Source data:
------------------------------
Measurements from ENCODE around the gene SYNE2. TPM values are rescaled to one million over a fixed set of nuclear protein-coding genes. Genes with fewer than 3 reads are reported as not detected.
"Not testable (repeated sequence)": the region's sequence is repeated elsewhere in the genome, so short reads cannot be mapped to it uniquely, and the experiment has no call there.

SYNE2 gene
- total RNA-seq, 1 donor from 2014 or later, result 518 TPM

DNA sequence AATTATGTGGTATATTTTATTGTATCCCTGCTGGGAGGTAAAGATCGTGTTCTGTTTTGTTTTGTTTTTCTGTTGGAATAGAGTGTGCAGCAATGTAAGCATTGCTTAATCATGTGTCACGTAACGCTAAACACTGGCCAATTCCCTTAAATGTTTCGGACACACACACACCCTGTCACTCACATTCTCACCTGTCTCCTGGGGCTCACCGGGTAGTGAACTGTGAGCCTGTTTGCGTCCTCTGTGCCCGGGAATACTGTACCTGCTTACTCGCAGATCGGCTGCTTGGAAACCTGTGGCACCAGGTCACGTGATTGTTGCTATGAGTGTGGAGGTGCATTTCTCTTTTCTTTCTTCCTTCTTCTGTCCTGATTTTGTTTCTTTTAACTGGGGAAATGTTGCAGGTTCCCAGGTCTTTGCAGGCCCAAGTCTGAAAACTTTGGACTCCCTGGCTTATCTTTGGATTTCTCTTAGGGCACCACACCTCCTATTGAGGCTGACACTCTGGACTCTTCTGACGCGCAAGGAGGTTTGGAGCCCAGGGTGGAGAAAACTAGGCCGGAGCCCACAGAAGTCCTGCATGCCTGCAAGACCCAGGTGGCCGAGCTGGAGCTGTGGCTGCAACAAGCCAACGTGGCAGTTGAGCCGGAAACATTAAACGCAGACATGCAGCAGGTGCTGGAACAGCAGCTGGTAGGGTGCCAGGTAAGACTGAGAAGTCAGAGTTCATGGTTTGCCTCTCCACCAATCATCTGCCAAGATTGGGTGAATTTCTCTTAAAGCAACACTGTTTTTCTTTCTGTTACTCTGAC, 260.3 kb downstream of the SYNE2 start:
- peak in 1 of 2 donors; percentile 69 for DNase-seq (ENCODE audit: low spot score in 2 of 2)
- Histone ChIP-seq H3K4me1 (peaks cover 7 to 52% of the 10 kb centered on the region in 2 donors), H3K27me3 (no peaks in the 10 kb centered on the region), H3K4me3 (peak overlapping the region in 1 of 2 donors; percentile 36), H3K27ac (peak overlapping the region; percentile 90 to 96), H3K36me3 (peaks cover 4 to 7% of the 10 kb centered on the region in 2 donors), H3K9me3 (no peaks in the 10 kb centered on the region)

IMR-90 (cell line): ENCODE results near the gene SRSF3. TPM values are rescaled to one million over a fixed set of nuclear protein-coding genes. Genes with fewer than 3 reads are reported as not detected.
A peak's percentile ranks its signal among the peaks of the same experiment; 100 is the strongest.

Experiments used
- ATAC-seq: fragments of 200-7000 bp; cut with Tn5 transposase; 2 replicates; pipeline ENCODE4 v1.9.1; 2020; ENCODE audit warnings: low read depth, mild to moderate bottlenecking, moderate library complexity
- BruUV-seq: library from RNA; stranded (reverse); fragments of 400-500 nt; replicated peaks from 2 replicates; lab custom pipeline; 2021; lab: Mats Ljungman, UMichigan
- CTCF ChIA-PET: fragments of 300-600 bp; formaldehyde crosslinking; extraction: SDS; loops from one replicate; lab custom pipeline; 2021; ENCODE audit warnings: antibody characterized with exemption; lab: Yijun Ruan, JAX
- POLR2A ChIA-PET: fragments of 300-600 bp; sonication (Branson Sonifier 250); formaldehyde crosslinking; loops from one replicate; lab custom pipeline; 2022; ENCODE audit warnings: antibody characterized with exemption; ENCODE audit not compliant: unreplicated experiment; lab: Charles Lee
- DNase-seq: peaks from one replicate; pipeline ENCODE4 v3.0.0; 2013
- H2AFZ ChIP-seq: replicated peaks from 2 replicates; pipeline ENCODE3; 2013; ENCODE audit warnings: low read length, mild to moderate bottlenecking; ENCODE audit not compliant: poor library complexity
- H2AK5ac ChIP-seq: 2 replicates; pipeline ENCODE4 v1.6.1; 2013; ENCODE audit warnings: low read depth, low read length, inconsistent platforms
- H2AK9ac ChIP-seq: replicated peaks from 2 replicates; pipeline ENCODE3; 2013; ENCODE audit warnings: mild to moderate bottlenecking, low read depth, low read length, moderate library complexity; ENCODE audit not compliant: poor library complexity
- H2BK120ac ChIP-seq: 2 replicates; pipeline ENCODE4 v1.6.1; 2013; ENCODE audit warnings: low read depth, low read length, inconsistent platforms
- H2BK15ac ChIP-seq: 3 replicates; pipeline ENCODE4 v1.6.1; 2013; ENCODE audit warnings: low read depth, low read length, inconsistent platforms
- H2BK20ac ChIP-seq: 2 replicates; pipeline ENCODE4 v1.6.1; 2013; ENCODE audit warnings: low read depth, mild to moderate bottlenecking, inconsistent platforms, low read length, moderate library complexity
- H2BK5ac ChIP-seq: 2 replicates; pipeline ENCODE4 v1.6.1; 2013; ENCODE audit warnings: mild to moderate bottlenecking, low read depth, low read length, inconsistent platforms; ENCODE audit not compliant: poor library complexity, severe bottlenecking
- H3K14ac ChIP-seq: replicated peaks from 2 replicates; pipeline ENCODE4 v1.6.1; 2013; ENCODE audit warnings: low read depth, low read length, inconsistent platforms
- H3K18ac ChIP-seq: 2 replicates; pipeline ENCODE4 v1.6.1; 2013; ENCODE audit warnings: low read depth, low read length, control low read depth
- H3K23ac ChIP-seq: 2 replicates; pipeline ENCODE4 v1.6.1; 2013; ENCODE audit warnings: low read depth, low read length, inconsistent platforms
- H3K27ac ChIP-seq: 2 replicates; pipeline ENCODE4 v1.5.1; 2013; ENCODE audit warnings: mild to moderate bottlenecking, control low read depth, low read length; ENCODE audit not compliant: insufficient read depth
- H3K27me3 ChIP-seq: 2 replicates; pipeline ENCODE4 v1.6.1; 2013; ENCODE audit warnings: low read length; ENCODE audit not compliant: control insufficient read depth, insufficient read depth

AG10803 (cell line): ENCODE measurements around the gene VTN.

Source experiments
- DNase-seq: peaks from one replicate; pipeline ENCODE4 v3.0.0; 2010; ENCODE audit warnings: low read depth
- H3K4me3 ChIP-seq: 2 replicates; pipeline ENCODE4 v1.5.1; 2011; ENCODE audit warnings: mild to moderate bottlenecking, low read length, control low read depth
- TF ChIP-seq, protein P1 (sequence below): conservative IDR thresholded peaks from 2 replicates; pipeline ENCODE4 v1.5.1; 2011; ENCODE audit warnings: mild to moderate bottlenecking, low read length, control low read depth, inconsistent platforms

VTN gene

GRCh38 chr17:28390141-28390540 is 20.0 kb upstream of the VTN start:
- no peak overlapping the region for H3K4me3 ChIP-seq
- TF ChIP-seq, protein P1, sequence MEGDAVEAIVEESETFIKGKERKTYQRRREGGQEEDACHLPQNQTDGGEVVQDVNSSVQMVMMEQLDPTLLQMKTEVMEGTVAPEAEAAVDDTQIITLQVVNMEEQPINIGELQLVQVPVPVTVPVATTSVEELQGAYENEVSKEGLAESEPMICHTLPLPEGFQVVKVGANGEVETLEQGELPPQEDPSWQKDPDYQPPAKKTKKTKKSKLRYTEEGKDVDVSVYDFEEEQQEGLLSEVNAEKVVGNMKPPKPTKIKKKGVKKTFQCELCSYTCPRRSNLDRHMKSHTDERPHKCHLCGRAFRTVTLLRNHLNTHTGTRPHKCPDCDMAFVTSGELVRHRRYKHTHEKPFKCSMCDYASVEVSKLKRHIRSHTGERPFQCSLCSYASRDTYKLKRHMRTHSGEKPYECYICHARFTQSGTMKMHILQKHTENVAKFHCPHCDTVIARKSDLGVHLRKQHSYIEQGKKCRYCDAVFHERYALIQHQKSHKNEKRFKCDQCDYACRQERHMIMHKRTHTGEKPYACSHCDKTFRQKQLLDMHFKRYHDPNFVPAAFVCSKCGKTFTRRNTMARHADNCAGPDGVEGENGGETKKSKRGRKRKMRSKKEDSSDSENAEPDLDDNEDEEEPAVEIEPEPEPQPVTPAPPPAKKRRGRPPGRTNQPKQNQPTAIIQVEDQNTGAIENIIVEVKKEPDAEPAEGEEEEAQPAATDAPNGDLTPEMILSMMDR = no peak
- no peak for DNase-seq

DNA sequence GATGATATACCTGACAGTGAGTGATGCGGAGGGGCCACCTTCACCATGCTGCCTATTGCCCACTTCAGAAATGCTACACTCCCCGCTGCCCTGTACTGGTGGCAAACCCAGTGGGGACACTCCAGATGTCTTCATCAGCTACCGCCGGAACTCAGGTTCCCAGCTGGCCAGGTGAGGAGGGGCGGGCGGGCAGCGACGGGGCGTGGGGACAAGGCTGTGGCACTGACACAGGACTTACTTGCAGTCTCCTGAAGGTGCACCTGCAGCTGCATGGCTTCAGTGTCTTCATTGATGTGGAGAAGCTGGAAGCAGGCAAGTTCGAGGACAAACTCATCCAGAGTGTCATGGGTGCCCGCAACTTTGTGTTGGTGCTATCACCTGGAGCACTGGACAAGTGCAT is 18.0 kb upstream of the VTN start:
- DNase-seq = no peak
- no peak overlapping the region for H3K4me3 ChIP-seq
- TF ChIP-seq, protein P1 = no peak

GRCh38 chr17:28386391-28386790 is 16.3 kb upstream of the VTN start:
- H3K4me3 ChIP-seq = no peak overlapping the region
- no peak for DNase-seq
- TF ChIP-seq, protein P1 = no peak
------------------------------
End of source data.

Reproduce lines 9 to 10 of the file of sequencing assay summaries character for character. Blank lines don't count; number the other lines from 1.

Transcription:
A peak's percentile ranks its signal among the peaks of the same experiment; 100 is the strongest.

Experiments used